When the issue of changing city government came to my attention, it was something I had never needed to consider and the pros and cons of the matter were unknown to me.

The following is a guest opinion presented by Hope resident Mike Malek, which appears in the June 8 edition of the Hope Star. The views and opinions expressed are solely those of the writer, and do not necessarily reflect those of the Hope Star, its staff or corporate ownership.


When the issue of changing city government came to my attention, it was something I had never needed to consider and the pros and cons of the matter were unknown to me.
I googled “city manager vs mayor,” quickly found several professional, non-political resources, and began making a list of the advantages and disadvantages of each style of city government.
You may read the list and come to a conclusion different from mine, but it was clear to me that not only does the city manager style have many advantages, but city governments, other than in Arkansas, are moving decidedly toward city manager-council – not just for the advantages shown, but also because of the many disadvantages of mayoral-council form.  Voters would be well served by reading the resources listed below the chart before proceeding to the polls on July 10.
The Hope Star editor, Rick Kennedy, has generously offered to print the information below as a service to the community.

Advantages of City Manager-Council
1. The extreme complexity of city management – legal, administrative, human resources, financial, contracting, grant writing -- requires specialized education, training, and on-the-job experience
2. City manager/board style of government was created expressly to offset the corruption of strong, local political power
3. Experience, qualifications,  and performance are the factors used in selecting the professional city manager, rather than political power and connections that influence public elections
4. Diffuses the influence of small, special interest groups; much more difficult to influence multiple board members than a single entity, such as an elected mayor
5. City manager selects the most qualified staff rather than staff that have been recommended by political individuals
6. Eliminates “good ol’ boy” politics from municipal hiring-firing and local contracting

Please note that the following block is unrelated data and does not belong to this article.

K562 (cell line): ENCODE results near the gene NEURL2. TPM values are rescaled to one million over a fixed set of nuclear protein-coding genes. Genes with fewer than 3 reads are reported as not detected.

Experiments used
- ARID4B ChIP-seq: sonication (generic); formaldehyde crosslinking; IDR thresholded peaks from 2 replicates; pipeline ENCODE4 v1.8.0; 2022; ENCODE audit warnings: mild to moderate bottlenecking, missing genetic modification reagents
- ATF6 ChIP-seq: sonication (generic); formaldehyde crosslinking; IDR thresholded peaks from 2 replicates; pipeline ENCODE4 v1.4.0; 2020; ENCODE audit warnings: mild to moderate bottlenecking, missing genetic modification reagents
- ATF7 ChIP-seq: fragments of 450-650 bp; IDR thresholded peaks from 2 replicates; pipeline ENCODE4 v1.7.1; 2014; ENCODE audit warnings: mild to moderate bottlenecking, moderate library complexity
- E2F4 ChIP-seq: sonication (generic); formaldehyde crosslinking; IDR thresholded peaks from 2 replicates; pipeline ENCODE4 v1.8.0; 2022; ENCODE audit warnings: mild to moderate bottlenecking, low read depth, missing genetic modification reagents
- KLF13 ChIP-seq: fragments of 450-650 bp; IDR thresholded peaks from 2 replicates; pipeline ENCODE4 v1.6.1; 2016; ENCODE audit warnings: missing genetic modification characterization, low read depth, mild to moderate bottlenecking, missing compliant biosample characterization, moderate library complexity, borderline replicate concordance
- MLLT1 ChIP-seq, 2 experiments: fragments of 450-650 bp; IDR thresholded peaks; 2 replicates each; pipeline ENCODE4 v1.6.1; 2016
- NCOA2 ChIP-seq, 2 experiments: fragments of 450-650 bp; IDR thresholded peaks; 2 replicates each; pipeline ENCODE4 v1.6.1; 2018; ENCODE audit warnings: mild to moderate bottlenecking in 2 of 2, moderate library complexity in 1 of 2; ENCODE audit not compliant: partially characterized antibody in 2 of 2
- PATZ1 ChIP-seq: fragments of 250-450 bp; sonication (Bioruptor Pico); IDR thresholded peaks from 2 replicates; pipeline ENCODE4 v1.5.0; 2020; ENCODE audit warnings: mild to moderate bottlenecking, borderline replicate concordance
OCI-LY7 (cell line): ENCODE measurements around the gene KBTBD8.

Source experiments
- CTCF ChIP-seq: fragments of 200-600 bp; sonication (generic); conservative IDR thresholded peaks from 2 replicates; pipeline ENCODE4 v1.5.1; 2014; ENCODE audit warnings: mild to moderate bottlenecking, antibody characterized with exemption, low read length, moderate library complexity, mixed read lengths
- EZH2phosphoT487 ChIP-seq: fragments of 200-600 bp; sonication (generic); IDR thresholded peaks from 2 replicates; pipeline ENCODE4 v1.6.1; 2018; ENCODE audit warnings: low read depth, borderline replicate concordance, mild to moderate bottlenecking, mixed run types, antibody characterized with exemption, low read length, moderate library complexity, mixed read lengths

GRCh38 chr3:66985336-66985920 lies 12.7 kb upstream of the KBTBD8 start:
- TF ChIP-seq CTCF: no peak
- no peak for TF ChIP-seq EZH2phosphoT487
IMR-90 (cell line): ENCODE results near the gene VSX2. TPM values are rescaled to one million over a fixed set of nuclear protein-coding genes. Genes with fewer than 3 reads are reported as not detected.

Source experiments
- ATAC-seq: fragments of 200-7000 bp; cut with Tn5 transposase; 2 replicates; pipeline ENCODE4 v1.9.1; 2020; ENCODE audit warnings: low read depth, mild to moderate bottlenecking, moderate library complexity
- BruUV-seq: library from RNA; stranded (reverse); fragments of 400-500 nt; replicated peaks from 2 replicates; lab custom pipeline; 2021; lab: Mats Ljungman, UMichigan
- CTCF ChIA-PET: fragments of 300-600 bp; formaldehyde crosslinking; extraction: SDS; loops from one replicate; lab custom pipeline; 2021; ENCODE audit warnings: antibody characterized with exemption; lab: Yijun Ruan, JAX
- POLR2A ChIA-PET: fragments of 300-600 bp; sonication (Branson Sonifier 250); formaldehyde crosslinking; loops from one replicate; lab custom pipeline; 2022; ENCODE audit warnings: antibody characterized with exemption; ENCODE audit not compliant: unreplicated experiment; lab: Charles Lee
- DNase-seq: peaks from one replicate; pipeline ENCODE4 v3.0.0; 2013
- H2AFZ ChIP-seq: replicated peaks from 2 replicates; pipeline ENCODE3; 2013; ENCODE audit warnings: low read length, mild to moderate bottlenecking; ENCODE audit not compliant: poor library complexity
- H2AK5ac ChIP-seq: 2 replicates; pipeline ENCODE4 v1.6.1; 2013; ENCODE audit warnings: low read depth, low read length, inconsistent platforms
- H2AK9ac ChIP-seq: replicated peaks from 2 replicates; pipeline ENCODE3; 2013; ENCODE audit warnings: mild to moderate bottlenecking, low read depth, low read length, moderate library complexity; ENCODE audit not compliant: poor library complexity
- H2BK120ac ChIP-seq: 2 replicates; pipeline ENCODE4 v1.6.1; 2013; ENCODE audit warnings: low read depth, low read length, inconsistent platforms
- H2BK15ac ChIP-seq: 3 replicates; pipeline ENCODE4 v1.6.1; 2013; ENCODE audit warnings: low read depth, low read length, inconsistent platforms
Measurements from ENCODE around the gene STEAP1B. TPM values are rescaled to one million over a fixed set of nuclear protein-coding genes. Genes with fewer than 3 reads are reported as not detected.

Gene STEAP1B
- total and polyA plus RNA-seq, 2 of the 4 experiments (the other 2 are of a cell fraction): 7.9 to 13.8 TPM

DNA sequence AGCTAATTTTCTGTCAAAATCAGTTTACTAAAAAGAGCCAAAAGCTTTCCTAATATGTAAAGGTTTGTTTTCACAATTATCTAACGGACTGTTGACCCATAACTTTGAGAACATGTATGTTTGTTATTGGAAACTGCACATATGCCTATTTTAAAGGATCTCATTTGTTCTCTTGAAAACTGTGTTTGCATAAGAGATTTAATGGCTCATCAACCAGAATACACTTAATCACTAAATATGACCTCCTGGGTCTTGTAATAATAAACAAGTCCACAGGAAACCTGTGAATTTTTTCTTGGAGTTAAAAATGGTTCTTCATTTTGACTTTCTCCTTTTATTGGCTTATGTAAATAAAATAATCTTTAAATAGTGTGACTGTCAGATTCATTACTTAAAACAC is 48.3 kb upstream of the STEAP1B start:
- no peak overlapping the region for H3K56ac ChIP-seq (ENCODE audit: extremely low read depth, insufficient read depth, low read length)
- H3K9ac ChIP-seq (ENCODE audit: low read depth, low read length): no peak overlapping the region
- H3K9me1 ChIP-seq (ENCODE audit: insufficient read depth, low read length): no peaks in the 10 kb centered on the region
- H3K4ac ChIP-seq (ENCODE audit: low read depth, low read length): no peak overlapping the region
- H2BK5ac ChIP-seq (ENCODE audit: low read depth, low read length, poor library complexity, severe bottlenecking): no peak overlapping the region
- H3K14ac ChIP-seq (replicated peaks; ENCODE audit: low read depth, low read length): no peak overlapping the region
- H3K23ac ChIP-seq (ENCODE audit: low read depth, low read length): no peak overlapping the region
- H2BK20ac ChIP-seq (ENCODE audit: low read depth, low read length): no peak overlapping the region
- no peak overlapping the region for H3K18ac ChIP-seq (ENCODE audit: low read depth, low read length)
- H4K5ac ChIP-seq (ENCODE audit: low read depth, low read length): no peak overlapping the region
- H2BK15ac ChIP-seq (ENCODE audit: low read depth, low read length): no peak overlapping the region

7. Allows the city  board to concentrate on policy/procedures while the city manager enforces policy set by city board
8. Encourages neighborhood (precinct) input and brings neighborhoods together to solve problems
9. City manager has no guaranteed term of office; can be dismissed immediately
10. Recognizes “best practices;” cities are rapidly moving from “strong mayor/council”  to “city manager/council”
11. Gives equal representation/power to the typically under-represented neighborhoods

Disadvantages of City Manager-Council
1. Few people know that the center of power is in the council members, not in the city manager, which creates a management problem
2. More difficult to hold multiple elected city board members responsible than a single person (mayor)
3. May be more costly to hire a highly trained & experienced professional city mgr. than a local person as mayor

Advantages of Mayoral-Council
1. Mayor is easily identified as political leader of community
2. Mayor can make quick policy decisions
3. Mayor more directly accountable to citizens

Disadvantages of Mayoral-Council
1. Local candidates seldom have the professional training and  experience to manage highly complex legal, financial, administrative issues; consequently, administrative professionals must be hired to compensate for a mayor’s lack of expertise.
2. Always reflects political power rather than professional expertise
3. Political power tends to be concentrated in the mayor; much more susceptible to the strong influence of a vocal minority
4. Reduces the power of neighborhoods to influence decision-making
5. Far less stability because of periodic elections; election changes bring loss of experience, history, and precedent;  when mayor changes, department heads often also lose their job.
6. Unsatisfactory mayor can only be recalled through special election and typically serves out full term before being replaced.
7. Temptation to hire key department heads (police chief, finance office, public works & fire dept. ) based on political support rather than professional qualifications
8. When a tie vote requires the mayor’s vote, half of the electorate are automatically disenfranchised

The above information is taken from the International City/County Management Association and the California City Management Foundation, but similarly reflected in the following resources:
• “Council-Manager or Strong Mayor: The Choice is Clear”   https://icma.org/documents/council-manager-or-strong-mayor-choice-clear   (International City/County Management Association)
• “Local Government 101: Strong Mayor vs. Council Manager”   http://blog.voterheads.com/local-government-101-strong-mayor-vs-council-manager/
• “Forms of Municipal Government”  http://www.nlc.org/forms-of-municipal-government
• “Pros, cons for council-manager government”   http://citizensvoice.com/news/pros-cons-for-council-manager-government-1.1046377
• “Who runs this town, anyway?”  https://onlinempa.unc.edu/city-manager-vs-mayor/   (Univ. of N. Carolina School of Government)